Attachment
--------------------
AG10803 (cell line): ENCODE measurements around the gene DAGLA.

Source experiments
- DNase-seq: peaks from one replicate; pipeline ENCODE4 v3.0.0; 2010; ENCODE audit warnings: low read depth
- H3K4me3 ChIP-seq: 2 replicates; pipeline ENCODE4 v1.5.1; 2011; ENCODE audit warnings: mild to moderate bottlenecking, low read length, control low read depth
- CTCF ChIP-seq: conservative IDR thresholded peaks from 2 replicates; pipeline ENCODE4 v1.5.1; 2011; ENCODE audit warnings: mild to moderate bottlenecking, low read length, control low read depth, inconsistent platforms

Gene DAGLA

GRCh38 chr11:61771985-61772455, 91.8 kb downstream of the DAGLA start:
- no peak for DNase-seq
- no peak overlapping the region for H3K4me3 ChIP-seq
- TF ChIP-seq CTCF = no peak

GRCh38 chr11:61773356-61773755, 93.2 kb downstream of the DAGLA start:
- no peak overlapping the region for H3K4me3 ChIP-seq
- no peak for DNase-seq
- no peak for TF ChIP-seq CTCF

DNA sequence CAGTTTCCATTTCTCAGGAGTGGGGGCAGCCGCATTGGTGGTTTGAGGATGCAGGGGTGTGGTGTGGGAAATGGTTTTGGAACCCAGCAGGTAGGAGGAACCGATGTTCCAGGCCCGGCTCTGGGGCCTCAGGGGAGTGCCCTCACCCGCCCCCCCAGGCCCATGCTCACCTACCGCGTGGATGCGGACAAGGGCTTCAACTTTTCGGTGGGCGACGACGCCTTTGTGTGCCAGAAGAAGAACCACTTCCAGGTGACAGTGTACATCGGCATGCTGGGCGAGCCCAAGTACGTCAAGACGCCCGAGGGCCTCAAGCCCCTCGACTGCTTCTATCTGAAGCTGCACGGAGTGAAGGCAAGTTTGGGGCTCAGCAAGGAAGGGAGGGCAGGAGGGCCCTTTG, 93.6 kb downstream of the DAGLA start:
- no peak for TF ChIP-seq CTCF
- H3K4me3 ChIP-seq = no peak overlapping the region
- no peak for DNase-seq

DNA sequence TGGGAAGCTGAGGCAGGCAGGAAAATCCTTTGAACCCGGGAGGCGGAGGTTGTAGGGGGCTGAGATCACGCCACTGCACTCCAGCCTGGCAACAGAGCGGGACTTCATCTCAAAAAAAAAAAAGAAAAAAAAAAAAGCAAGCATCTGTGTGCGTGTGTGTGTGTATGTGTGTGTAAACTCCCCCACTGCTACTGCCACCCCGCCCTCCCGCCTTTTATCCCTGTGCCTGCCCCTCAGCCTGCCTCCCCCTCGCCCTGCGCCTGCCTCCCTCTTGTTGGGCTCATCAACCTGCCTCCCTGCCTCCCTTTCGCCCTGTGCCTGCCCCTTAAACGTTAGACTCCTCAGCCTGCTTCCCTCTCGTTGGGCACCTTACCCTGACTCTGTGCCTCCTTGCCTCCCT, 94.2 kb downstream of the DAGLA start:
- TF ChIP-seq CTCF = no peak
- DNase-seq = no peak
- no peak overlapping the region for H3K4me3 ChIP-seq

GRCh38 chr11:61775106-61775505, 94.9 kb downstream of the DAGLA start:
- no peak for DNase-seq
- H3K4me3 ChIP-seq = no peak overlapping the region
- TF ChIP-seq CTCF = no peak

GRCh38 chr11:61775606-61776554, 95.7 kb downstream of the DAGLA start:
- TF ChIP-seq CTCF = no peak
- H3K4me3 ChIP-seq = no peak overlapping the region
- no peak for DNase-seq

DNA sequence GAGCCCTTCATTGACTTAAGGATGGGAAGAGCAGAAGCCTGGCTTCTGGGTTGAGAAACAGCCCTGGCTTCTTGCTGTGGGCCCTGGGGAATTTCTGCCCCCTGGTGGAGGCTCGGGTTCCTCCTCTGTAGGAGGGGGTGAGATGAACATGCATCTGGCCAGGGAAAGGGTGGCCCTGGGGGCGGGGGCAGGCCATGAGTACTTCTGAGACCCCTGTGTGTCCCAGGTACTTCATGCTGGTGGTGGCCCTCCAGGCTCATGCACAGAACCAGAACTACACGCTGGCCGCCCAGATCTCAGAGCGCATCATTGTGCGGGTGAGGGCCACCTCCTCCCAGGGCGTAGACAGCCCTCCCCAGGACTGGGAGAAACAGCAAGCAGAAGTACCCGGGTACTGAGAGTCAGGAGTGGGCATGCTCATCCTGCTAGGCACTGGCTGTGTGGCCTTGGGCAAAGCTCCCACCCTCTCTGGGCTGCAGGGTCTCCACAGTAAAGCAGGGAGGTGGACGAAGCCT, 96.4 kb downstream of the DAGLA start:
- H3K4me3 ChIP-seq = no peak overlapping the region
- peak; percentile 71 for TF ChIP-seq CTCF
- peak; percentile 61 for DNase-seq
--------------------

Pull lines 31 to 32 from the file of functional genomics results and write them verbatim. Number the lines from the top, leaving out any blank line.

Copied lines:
DNA sequence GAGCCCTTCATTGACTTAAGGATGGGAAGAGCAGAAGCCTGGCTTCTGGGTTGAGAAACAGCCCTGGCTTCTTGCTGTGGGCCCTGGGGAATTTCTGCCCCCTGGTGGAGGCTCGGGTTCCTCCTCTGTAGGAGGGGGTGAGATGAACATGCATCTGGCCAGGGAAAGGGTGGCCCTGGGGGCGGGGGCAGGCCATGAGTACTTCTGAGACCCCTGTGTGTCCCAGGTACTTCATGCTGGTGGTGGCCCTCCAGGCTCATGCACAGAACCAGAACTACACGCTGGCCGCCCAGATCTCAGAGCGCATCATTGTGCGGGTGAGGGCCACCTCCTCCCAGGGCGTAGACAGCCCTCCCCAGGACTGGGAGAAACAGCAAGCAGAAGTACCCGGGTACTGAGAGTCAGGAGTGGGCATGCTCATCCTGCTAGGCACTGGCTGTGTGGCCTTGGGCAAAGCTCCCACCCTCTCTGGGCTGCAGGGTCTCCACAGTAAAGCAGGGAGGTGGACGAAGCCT, 96.4 kb downstream of the DAGLA start:
- H3K4me3 ChIP-seq = no peak overlapping the region